Gay Republican House Candidate Hasn't Won Fans In LGBT Community
AUDIE CORNISH, HOST:
This year, two men could become the first Republicans who are openly gay when they're elected to Congress. One is in Massachusetts. The other is in California, and our next story focuses on him - San Diego's Carl DeMaio.
He's expected to have a real shot at unseating the Democratic incumbent, but the LGBT community isn't embracing his candidacy. Claire Trageser from member station KPBS has our report.
CLAIRE TRAGESER, BYLINE: On the night of California's June primary, Carl DeMaio prepared to make a victory speech. He hugged his partner and delivered a line referencing his sexual orientation.
(SOUNDBITE OF ARCHIVED RECORDING)
CARL DEMAIO: Wow. Some in the national media think my candidacy is unique because of who my love or who I choose to spend my life with. I disagree entirely with that view.
TRAGESER: DeMaio has the full support of both the National Republican Congressional Committee as well as Speaker John Boehner, despite some recent allegations of sexual harassment. But the openly gay Republican is finding many in the LGBT community aren't cheering.
The political action committee Gay and Lesbian Victory Fund didn't endorse DeMaio, and gay rights groups like Equality California and the Human Rights Campaign endorsed DeMaio's straight opponent, Democrat Scott Peters. That's because DeMaio's record on LGBT issues is spotty according to Human Rights Campaign's Fred Sainz.
FRED SAINZ: We have no idea where he is on a whole host of issues. If elected to Congress, he would certainly be expected to champion legislation that is important to him and his community, and we've seen absolutely no evidence of the fact that he would do so.
TRAGESER: Sainz's criticism chows the fine line gay Republican candidates have to walk. LGBT groups point out that DeMaio hasn't stood up for gay rights. He also can't be too outspoken and risk upsetting socially conservative voters. Instead, DeMaio says gay rights aren't anything the government should be involved in. DeMaio declined to be interviewed for this story. Here's how he described his stance on the Fox News Channel earlier this year.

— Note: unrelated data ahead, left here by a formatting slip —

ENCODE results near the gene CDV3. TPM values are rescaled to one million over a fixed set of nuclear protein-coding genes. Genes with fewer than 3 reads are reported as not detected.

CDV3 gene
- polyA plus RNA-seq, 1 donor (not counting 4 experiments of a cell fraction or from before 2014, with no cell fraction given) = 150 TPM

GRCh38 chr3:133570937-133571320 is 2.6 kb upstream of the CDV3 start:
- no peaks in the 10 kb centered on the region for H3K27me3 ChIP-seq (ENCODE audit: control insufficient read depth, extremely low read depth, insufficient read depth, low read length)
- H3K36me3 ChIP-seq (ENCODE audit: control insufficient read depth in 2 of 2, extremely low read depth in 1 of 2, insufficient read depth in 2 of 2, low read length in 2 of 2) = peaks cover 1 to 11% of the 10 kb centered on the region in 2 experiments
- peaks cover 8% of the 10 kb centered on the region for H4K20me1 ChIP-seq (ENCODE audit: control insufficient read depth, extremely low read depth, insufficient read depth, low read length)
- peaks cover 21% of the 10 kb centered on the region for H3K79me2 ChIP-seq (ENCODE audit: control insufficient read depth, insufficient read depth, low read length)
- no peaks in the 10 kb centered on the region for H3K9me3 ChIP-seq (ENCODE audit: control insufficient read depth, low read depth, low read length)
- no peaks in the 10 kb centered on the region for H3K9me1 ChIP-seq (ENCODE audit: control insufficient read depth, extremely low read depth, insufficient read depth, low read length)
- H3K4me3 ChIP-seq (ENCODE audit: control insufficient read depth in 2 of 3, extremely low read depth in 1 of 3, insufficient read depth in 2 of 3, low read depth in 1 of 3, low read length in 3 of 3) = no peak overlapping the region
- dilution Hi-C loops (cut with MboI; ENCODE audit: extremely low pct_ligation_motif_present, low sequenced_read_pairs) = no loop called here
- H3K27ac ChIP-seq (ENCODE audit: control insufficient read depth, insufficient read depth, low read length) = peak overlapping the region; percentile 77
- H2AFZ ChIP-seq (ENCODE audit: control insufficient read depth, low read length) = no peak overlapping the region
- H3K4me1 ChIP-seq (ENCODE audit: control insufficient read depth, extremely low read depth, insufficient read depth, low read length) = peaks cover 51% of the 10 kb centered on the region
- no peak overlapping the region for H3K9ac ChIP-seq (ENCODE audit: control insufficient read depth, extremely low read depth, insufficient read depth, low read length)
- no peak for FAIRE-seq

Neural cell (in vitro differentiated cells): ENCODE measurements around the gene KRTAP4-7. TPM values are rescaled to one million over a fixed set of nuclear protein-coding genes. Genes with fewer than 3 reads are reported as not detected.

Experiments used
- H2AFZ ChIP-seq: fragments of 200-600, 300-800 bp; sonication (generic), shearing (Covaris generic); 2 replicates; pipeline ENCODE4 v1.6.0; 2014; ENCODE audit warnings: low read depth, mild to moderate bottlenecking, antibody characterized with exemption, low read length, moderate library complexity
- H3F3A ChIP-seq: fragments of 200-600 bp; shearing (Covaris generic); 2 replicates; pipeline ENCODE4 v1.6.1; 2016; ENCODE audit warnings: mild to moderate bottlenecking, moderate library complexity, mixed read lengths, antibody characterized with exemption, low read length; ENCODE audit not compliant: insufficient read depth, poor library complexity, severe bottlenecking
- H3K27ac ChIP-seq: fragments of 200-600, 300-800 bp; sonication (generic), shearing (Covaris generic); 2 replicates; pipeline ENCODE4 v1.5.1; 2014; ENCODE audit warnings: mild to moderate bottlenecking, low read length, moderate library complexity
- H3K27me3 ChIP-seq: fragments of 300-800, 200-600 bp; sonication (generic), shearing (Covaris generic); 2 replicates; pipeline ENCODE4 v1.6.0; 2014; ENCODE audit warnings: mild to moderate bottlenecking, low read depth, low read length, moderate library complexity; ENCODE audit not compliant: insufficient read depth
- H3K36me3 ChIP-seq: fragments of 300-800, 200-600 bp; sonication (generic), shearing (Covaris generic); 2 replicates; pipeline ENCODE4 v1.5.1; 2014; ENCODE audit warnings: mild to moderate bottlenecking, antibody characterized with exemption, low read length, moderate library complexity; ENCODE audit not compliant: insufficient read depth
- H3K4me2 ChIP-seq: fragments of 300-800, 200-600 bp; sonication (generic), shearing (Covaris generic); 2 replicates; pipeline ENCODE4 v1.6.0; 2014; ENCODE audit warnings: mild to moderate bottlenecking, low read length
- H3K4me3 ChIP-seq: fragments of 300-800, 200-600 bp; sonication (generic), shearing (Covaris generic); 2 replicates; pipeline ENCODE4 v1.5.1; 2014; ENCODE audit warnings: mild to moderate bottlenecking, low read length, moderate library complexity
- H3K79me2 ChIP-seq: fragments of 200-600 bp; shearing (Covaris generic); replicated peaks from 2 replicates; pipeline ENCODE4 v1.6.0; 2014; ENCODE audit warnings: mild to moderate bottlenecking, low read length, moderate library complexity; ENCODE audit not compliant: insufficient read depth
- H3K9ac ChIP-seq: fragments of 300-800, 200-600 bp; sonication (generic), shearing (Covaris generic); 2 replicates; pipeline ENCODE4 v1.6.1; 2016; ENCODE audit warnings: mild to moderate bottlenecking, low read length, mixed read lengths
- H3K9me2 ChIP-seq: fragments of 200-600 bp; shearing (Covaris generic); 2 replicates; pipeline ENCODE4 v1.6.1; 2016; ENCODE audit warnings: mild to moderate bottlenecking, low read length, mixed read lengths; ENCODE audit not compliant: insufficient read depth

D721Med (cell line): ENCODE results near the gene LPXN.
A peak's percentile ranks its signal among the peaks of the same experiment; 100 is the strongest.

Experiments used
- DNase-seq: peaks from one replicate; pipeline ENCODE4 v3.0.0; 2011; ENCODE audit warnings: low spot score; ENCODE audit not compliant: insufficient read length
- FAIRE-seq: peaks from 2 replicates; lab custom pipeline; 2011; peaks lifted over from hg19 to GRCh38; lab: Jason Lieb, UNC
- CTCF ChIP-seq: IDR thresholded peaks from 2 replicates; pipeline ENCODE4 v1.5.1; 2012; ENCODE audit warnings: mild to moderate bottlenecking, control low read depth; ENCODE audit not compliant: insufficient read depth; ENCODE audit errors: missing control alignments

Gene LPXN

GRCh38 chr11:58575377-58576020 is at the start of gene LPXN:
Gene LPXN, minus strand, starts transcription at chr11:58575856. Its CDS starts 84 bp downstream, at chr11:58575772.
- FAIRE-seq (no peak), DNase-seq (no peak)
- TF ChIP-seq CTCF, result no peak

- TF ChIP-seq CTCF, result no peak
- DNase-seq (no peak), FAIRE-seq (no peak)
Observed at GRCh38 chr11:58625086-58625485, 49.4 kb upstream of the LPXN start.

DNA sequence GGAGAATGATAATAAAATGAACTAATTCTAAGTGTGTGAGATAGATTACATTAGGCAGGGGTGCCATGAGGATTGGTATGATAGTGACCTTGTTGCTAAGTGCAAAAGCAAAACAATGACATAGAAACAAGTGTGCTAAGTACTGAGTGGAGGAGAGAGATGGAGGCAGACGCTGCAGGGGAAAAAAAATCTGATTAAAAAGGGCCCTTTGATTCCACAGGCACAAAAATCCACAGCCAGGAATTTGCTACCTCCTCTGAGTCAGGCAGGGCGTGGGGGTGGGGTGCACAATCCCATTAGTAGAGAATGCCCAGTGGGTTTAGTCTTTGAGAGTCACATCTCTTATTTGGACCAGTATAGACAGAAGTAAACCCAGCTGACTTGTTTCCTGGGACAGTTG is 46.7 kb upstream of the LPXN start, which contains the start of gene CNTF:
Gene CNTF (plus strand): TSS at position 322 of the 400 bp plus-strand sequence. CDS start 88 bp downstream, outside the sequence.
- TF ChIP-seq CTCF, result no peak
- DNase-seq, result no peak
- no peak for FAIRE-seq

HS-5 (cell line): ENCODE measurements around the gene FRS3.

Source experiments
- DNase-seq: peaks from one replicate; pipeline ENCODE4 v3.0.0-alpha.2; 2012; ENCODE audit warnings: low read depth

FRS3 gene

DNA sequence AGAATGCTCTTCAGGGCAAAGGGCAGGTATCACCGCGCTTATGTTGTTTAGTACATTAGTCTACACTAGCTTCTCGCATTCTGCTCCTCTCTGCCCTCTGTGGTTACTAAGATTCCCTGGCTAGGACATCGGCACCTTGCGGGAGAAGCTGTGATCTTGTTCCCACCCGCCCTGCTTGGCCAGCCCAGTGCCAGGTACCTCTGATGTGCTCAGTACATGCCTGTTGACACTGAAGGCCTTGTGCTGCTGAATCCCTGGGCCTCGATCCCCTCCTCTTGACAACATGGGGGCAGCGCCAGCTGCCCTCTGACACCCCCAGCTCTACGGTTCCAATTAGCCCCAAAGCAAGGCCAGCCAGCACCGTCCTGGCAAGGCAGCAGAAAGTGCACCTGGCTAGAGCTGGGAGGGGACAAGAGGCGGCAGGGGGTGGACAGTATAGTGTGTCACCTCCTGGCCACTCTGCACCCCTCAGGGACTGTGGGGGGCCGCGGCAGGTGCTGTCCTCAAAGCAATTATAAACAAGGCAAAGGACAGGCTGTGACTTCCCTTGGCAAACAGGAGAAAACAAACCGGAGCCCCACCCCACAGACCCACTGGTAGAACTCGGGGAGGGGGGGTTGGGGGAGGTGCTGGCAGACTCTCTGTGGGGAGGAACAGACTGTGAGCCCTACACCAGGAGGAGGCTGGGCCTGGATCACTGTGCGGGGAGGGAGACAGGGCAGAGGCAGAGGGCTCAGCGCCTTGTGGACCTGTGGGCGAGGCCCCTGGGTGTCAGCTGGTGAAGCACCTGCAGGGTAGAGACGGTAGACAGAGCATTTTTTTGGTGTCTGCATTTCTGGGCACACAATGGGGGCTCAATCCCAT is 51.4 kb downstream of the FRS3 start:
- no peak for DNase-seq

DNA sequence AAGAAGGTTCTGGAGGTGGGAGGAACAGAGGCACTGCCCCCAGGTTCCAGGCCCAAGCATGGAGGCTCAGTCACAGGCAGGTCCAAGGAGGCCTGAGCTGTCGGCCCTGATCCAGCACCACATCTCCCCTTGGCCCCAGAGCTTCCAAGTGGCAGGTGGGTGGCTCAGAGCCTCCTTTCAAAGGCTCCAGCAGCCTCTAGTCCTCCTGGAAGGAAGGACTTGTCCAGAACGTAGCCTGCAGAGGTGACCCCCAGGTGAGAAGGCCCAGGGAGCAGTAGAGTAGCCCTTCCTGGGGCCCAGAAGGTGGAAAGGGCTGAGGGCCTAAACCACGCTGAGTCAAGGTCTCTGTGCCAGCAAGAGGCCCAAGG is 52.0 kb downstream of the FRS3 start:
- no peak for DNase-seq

(SOUNDBITE OF FOX NEWS BROADCAST)
DEMAIO: I don't think that either political party ought to be talking about social issues. I think we ought to let the individual decide those issues themselves in the context of their own faith - their own family beliefs, and get government out of it.
STAMPP CORBIN: When you talk about our civil rights as a social issue, it's personally offensive to the majority of LGBT people in America.
TRAGESER: That's Stampp Corbin, publisher of the San Diego LGBT Weekly. He also criticizes DeMaio for taking campaign donations from people who oppose marriage equality.
CORBIN: It would be bizarre if I, as an African American, took money from people who didn't support African American civil rights.
TRAGESER: But San Diego gay activist Nicole Murray Ramirez says DeMaio shouldn't have to make his sexual orientation a focus of his campaign.
NICOLE MURRAY RAMIREZ: What does he need to do - go in drag? He doesn't shrink away from discussing his support from equality and who he is and his partner.
TRAGESER: A gay candidate who doesn't talk about gay rights issues could be the future for LGBT politics - so says Stephen Engel, a politics professor at Bates College. As marriage equality spreads, he says there could be a schism in the gay political movement.
STEPHEN ENGEL: Do you then take a whole raft of issues that historically have linked gays, lesbians, bisexuals, transgenders together, and link them together with other allies traditionally on the left? And you simply take them off the table.
TRAGESER: Engel says as wealthy gay couples gain marriage rights, they may begin voting instead according to their economic self interest.
ENGEL: Then it becomes a question of how invested are you in other - say, for example, progressive issues that have historically been linked to gay rights whether we think about women's equality issues, abortion access issues, race equality concerns.
TRAGESER: Engel says if marriage equality is no longer an issue, Democrats will need to continue to mobilize LGBT voters because in our deeply divided electorate, even just a few new LGBT republicans might tip the scales in elections to come. For NPR News, I'm Claire Trageser in San Diego.
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